Demonstrators protest against South African President Jacob Zuma's firing of Finance Minister Pravin Gordhan, outside Parliament in Cape Town, South Africa, March 31, 2017.
PRETORIA - Civil rights groups, motivated by the controversial cabinet reshuffle, called on South Africans to wear black on Monday 3 April and to march in protest.
But on various social media platforms the campaign for Black Monday seems to have created more racial divisions than support.
While many have shared the message of Black Monday, as of Monday morning, the campaign seemed to not have had the desired effect.
The #BlackMonday website created by the self-proclaimed “ordinary concerned citizens of this nation" stated: The time has come for all of us to unite behind the values enshrined in our Constitution.
That there is a duty on all of us to uphold and protect these values by holding our government accountable to their Constitutional mandate.
We wish to dispel the myth that these irrational actions have and will contribute to our economy.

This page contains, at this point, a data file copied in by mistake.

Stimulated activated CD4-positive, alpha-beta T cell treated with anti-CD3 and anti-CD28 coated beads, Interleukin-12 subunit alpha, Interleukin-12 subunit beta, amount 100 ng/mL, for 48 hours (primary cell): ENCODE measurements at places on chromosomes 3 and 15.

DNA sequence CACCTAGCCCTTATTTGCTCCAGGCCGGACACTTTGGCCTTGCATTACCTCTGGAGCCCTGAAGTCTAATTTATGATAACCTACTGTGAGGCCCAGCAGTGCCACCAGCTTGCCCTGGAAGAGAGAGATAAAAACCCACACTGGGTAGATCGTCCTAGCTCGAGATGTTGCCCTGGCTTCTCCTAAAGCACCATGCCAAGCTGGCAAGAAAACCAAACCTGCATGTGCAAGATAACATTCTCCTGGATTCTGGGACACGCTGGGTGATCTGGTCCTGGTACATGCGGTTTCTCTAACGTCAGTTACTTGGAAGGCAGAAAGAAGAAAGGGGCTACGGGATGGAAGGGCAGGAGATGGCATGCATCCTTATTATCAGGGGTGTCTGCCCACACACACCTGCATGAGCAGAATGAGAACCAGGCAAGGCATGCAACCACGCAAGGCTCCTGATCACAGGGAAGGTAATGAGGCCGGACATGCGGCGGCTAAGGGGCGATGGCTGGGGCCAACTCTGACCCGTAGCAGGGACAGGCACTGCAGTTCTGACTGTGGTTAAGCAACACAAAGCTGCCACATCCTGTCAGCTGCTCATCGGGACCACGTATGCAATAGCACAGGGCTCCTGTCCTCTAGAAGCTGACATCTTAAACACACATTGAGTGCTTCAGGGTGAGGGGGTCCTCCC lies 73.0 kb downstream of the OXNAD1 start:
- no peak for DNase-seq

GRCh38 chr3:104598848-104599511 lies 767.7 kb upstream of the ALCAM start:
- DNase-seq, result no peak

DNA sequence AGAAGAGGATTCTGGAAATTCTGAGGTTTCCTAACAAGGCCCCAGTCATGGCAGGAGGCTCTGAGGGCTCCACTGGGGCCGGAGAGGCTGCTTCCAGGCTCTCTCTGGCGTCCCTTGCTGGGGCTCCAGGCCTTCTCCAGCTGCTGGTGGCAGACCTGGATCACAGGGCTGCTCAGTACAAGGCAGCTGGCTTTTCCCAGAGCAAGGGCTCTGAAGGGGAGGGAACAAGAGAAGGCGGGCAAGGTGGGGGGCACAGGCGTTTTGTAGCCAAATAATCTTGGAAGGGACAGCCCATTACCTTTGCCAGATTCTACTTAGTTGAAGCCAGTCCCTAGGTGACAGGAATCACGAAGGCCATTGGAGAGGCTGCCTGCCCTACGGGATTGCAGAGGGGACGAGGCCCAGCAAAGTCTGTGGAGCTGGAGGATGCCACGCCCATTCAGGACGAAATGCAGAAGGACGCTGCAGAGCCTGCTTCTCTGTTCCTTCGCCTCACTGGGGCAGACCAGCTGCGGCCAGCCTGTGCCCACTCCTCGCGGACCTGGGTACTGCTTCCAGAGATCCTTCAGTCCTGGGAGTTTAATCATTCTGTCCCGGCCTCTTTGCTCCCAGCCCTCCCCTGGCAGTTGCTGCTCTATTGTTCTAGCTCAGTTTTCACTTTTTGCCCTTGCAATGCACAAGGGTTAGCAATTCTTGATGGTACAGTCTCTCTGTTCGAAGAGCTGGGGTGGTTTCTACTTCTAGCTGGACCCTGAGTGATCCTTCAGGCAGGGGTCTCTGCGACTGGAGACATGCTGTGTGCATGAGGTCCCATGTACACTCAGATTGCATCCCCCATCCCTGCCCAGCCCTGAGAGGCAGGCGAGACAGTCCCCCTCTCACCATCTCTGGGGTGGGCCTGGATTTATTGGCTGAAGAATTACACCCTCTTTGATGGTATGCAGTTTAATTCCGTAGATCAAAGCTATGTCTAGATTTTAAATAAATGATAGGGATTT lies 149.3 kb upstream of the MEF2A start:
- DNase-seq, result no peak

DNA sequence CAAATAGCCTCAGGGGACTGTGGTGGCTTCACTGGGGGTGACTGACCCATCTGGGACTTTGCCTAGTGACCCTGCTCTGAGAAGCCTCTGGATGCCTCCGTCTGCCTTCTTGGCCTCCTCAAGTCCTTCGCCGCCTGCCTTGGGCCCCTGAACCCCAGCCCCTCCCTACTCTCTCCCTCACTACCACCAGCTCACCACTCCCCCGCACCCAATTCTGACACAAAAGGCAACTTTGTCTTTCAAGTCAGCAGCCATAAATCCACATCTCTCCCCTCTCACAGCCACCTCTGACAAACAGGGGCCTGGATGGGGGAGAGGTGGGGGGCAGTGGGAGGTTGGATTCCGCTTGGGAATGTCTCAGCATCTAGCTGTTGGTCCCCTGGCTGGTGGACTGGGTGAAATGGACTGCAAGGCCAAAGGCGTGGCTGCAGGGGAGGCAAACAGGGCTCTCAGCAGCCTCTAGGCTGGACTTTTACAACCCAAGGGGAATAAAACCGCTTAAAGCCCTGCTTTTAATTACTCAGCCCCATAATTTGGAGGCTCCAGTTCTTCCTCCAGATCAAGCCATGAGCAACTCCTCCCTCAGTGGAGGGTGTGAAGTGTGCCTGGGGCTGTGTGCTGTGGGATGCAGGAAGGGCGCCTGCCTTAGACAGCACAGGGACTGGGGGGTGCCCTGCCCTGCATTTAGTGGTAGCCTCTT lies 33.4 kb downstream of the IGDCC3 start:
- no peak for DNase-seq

We can no longer be passive. Let us start the change we wish to see in our beloved country, and save the legacy that Nelson Mandela, Ahmed Kathrada and liberation leaders fought for.
This was twitters reaction:
#BlackMonday is a protest to make sure SA economy remains in the hands of the west— Y A N D A (@Mzi_realShort) April 3, 2017
explain how is the west a better criminal than guptas?
Dear #Blackmonday people. Blacks protest everyday in this country with no help. If you feel the need to toyitoyi go ahead on you own.— shadow carry (@ShadowCarry) April 3, 2017
So we can protest together against the ANC, but when we march for free education we hooligans? #Blackmonday— Intellectual Hoodrat (@purelycas) April 3, 2017
Boycotting #blackmonday. Will never protest/ support people who call us barbarians & then turn around and want our numbers at their protests— yolie-- (@YolieMxx) April 3, 2017